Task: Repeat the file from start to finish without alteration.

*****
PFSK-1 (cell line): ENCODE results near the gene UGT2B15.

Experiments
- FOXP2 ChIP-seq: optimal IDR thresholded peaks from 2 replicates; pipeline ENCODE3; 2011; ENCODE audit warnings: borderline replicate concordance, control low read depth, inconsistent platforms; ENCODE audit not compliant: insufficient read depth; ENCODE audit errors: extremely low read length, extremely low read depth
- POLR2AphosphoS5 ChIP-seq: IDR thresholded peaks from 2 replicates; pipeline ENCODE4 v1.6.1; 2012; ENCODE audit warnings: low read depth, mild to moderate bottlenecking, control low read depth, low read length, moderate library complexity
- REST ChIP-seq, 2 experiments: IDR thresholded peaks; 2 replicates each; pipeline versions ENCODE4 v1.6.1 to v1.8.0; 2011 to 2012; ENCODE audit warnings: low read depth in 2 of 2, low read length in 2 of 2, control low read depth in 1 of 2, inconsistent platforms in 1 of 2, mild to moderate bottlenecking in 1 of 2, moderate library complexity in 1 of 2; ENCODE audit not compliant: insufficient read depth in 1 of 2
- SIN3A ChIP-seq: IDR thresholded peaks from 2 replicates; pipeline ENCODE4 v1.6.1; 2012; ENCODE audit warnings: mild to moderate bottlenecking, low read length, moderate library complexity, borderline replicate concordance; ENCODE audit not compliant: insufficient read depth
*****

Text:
PFSK-1 (cell line): ENCODE results near the gene UGT2B15.

Experiments
- FOXP2 ChIP-seq: optimal IDR thresholded peaks from 2 replicates; pipeline ENCODE3; 2011; ENCODE audit warnings: borderline replicate concordance, control low read depth, inconsistent platforms; ENCODE audit not compliant: insufficient read depth; ENCODE audit errors: extremely low read length, extremely low read depth
- POLR2AphosphoS5 ChIP-seq: IDR thresholded peaks from 2 replicates; pipeline ENCODE4 v1.6.1; 2012; ENCODE audit warnings: low read depth, mild to moderate bottlenecking, control low read depth, low read length, moderate library complexity
- REST ChIP-seq, 2 experiments: IDR thresholded peaks; 2 replicates each; pipeline versions ENCODE4 v1.6.1 to v1.8.0; 2011 to 2012; ENCODE audit warnings: low read depth in 2 of 2, low read length in 2 of 2, control low read depth in 1 of 2, inconsistent platforms in 1 of 2, mild to moderate bottlenecking in 1 of 2, moderate library complexity in 1 of 2; ENCODE audit not compliant: insufficient read depth in 1 of 2
- SIN3A ChIP-seq: IDR thresholded peaks from 2 replicates; pipeline ENCODE4 v1.6.1; 2012; ENCODE audit warnings: mild to moderate bottlenecking, low read length, moderate library complexity, borderline replicate concordance; ENCODE audit not compliant: insufficient read depth